Paul L. Caron

Wednesday, January 22, 2020

NALP: 2019 Report On Diversity In U.S. Law Firms

NALP, Representation of Black or African-American Associates Eclipses Pre-Recession Levels for the First Time Despite Slow Overall Progress:

NALP New LogoThe National Association for Law Placement (NALP) has released its 2019 Report on Diversity in U.S. Law Firms. The report, which is based on information from the recent 2019-2020 NALP Directory of Legal Employers (NDLE), shows that for the first time, Black or African-American representation among associates has finally topped the prerecession level reached in 2009 — although by a just a hair.

“While that is a positive sign, it is barely so, and it strikes me as somewhat of a tragedy that it has taken more than 10 years to achieve such a meager benchmark, and it is notable that the number remains well below five percent,” said James G. Leipold, NALP Executive Director. “The overall arc of the storyline for large law firm diversity remains the same — it is one of slow incremental gains for women and people of color in both the associate and partner ranks,” he added. After studying the data in the annual report for more than 15 years, Leipold is convinced that “despite steady gains, great structural and cultural hurdles remain that prevent law firms from being able to measure more rapid progress in increasing diversity, particularly among the partnership ranks.”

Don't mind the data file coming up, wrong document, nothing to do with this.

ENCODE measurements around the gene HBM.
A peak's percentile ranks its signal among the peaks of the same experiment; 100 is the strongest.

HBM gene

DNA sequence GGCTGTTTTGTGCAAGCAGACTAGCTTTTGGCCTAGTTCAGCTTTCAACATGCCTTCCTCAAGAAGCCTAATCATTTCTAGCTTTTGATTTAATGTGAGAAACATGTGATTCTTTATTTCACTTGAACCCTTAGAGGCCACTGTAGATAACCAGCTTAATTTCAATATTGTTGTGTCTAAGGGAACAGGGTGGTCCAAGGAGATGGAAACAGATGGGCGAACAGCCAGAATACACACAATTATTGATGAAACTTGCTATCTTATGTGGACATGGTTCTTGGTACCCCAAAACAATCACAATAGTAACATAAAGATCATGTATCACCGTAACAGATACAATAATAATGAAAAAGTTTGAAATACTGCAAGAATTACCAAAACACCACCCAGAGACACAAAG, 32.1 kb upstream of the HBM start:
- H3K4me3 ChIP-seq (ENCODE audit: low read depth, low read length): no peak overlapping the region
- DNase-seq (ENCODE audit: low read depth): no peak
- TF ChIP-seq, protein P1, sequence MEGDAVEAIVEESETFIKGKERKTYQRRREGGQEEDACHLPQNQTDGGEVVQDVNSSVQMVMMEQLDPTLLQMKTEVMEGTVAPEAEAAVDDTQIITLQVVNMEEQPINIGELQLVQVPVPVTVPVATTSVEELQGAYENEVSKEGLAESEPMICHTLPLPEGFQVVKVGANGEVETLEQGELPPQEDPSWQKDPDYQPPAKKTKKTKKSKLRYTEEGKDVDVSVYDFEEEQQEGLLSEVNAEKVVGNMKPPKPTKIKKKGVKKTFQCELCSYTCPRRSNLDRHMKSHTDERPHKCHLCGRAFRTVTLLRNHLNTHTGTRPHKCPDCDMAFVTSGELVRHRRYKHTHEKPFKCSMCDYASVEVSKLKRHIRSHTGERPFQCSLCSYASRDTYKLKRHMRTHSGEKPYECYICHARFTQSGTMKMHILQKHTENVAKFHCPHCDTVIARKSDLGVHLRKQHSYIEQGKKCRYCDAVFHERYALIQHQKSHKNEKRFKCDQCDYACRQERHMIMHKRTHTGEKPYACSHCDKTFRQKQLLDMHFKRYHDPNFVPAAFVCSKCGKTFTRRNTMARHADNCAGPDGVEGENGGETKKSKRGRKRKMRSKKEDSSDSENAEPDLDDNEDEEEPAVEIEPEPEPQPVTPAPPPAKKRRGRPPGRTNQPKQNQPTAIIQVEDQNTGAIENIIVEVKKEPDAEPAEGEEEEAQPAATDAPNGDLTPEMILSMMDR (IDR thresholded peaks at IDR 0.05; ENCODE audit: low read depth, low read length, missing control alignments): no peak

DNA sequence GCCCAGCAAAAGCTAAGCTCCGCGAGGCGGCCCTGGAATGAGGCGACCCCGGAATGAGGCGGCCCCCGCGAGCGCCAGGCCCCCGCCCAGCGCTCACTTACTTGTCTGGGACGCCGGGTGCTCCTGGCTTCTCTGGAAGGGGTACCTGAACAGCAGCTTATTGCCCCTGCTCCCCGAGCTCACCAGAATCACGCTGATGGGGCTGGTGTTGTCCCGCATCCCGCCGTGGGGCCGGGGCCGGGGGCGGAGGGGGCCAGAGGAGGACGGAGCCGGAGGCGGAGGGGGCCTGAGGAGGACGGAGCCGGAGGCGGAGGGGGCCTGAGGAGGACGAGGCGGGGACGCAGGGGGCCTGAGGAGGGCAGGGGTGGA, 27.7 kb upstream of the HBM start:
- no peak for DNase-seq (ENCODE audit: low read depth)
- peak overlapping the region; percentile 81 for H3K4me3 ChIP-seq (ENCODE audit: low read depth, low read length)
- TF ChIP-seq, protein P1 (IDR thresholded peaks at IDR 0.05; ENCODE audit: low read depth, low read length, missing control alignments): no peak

The data in the report confirmed these trends, as women and people of color are best represented among summer associates, and well-represented among associates, but then leave the lawyer ranks each year after at a higher rate than white men, culminating in dramatic underrepresentation among equity partners, with just one in five equity partners being women and only 7.6% of equity partners being people of color.



The extent of this underrepresentation is highlighted in the numbers of women partners from specific racial or ethnic groups:

  • Asian women make up only 1.46% of partners,
  • Latinx women make up 0.80% of partners, and
  • Black or African-American women make up just 0.75% of partners.

Karen Sloan (, NALP Report Details Slow Progress on Law Firm Diversity

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